My guess is that any next generation Video game console will be compatible with the current generation.
The interesting question will be what happens to downloaded content and games (i.e. XBLA, Wii Ware, Virtual Console, PSN, etc...)? Will they (MS, Nintendo and Sony) continue to support all variety of content as users move on to the next gen and come up with simple migration processes?

Cheers
 

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Nintendo, MS/Sony won't care as they don't consider it competition to their markets. (They would love to have it but going after the casual crowd means lowing your price point thus potentially losing the hardcore). Perhaps console gaming should be more like a cell phone. Sign up to a PSN or Live contract and get the hardware free or at a subsidized price. Once your 3 years are up you can upgrade to the new slim model or go month to month billing.

MS might have been able to chase Sony out of the business if they forced a short cycle of this gen. Sony NEEDS this generation to last 10 years. Nintendo can release a new console at any time. MS would like to get another year or 2 out of the 360 but but it's shortcomings will stick out more and more the older it gets (No HDD and just a DVD) unless they draw the line in the sand saying "as of this moment you can create games with a HDD requirement". That could also circumvent the DVD problem by allowing you to copy a game to HDD in it's entirety.
 

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I can almost guarantee that work started on the next gen systems for all three console makers before their current gen systems made it out the door. I remember reading that Nintendo had started preliminary work on the Gamecube before the N64 was even announced.

Are they anywhere close to actually having a product yet? I suspect they all have something ready to go if necessary, but I don't think any of them wants to release anything immediately.

I would guess that Microsoft will be the first to release a true next gen console, since being first to market obviously benefited them before, but keep in mind that Nintendo loves to release minor revisions to their consoles, so maybe a Wii HD is more likely next.
 

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Nintendo will likely be the next to upgrade,
with PS3 and xbox adapting a motion type system, nintendo will have no choice,
imo price is the only thing keeping nintendo alive right now
 

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My vote is for Nintendo as well. I'm not a gamer, but looking at advancements by MS with Kinect, I think that Nintendo needs to step it up. If I were to buy a system today, I would likely lean towards the Xbox 360 because of Kinect and the fact you don't need controllers for it. I'm sure MS will milk Kinect for a few years before moving on.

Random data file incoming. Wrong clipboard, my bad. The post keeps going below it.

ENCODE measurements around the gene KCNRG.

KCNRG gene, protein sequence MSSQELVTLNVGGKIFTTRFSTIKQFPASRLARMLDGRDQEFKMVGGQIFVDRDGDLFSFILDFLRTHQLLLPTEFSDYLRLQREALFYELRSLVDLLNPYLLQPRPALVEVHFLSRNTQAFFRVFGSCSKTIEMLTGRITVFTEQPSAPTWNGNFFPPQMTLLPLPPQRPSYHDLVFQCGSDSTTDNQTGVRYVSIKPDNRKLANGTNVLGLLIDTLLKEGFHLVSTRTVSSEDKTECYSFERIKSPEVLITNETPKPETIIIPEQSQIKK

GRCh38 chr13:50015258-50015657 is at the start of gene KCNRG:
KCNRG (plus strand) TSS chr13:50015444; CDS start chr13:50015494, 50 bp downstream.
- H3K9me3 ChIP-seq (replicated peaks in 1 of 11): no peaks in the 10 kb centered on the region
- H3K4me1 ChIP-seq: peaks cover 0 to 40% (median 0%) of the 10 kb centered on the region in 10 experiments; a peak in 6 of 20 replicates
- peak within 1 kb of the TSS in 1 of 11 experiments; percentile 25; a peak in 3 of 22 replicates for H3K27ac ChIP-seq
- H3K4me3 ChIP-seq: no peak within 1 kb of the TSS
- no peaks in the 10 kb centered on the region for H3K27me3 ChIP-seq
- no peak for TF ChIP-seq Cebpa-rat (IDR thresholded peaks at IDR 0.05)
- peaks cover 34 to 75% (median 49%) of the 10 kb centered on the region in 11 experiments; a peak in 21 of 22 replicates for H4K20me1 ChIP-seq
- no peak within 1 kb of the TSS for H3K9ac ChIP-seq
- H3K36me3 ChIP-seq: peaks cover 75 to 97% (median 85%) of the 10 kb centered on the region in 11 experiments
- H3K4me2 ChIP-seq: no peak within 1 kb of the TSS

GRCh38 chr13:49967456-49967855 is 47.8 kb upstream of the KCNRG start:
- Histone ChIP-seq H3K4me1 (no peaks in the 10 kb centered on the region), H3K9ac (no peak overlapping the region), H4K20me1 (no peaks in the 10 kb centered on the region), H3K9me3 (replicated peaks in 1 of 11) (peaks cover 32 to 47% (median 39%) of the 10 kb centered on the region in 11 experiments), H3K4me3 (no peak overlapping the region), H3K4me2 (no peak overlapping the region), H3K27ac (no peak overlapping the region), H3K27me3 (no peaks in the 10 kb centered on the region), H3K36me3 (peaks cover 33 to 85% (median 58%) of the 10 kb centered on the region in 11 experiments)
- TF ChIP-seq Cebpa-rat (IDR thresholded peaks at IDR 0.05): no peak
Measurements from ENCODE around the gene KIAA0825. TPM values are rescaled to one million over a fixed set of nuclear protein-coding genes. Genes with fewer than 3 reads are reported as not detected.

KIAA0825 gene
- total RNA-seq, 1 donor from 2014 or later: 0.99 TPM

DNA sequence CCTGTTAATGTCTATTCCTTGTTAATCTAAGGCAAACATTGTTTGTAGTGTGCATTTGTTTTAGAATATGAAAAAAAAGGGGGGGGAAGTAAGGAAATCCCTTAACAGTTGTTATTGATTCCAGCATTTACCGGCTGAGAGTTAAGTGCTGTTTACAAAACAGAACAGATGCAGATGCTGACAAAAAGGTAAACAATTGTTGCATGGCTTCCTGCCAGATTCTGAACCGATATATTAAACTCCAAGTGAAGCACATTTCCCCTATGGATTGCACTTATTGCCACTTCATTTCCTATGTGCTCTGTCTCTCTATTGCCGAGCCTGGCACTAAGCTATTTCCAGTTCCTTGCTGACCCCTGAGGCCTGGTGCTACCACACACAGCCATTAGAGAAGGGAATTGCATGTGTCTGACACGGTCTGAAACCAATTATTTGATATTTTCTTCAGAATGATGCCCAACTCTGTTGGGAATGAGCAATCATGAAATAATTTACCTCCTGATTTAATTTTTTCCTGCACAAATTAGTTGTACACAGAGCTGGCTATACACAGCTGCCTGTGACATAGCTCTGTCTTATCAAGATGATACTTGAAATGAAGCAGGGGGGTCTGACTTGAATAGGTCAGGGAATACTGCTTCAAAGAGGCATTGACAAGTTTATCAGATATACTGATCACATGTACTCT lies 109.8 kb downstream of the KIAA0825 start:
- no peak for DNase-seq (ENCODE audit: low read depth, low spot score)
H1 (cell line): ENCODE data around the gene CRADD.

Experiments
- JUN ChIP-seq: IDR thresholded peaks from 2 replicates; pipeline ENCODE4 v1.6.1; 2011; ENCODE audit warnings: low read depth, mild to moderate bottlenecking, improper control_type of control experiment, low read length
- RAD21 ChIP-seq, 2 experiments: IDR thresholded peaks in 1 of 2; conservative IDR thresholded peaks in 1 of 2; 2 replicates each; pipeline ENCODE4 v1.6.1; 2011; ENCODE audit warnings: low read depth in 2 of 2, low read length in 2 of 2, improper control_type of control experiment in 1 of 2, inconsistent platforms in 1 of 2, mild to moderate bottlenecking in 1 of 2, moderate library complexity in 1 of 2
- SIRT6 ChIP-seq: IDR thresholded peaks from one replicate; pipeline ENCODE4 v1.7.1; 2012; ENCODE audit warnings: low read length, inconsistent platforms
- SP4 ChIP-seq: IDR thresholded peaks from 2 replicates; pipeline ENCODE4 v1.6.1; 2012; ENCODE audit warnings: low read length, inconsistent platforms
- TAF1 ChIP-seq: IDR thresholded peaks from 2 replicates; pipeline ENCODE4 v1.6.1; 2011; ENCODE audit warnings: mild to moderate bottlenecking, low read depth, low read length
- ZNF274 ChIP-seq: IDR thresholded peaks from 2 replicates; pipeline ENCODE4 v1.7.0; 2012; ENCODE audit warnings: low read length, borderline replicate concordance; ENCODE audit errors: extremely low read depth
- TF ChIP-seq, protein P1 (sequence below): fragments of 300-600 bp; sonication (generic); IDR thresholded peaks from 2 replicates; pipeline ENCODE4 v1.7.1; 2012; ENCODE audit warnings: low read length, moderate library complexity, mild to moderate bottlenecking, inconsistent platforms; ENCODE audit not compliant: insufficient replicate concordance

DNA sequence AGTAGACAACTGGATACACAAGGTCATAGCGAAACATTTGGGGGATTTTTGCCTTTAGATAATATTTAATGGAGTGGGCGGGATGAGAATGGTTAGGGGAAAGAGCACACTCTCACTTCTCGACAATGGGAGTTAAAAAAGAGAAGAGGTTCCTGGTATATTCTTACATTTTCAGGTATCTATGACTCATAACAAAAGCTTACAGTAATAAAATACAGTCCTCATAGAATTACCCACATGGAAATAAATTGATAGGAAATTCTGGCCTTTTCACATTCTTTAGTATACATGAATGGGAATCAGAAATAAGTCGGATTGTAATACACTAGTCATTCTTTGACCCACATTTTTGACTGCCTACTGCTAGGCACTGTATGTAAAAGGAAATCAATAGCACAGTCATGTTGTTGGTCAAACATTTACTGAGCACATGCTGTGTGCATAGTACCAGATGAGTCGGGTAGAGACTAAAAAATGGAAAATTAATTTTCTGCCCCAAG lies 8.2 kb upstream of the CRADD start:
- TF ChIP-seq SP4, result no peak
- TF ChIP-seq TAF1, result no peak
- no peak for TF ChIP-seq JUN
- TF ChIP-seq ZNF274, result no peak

My choice used to be Wii because of motion control, but the idea behind Kinect with no controllers is much better than Wii's controls.
 

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Nintendo, in my opinion. They have the clearest business case for it (they made the most money last generation, and they're now seeing flagging sales which they will need to defend for their shareowners)

XBox needs to to do it because their hardware is fully exploited. (It was simple catalogue engineering and "mature" when it came out five years ago...) but their shareowners are still deeply in the red for this whole program and the only thing they have to show for it is a <10% (and shrinking) lead on Sony. Put another way...tied-for-last-place. Combined with the significant gaps in their leadership team, I don't think they can make a case for it today.

Sony still has lots of headroom in their hardware...they have other problems. I think history will show their technology curve was in fact too steep and that cost them commercially. They need to focus on the content, user experience and commercial challenges while the other two figure out their hardware problems.
 

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I was thinking of buying a ps3 but I hate too because they'll probably come out with a ps4 in a year or two. With my luck.
 

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I was talking to (interviewing, actually) a guy who had spent a co-op turn testing NHL 10 on the PS3. He said that they only ever used half of the processors/cores that the Cell had to offer. Now, NHL 10 may not be the most eye-catching game out there, but it's fairly complicated. So it's not the h/w that is limiting games, but the ability of the architects/programmers to divide up the work in such a way as to make use of all the processing power available.
 

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2 things Sony could do to decimate the competition.

1: Come up with middleware that to some extent automates splitting a task between SPU's

2: Charge one of it's 1st party studios to create a kickass engine and license it. This one seems so obvious I can't think of why they haven't done it.
 

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So it's not the h/w that is limiting games, but the ability of the architects/programmers to divide up the work in such a way as to make use of all the processing power available.
From a developer's point of view a system that implements less parallelism but has faster single-threaded performance is preferred over a highly parallel system where individual threads are executed slowly. The odd exceptions to this rule are problems that are considered "embarrassingly parallel" (e.g. graphics rasterization done by your video card, video encoding). The issue is that most code doesn't fall into this "embarrassingly parallel" category.

I've talked to other developers who are employed by game companies (Ubisoft, EA) who are currently working on console games and their main complaints are usually around the amount of system memory in console systems. If the console hardware guys listen to the software guys, the next iteration of consoles will have substantially more RAM than current consoles.

1: Come up with middleware that to some extent automates splitting a task between SPU's
If Sony could do this, then that would be the biggest development in computer science in the last 30 years. I just wanted to outline how monumentally difficult that would be.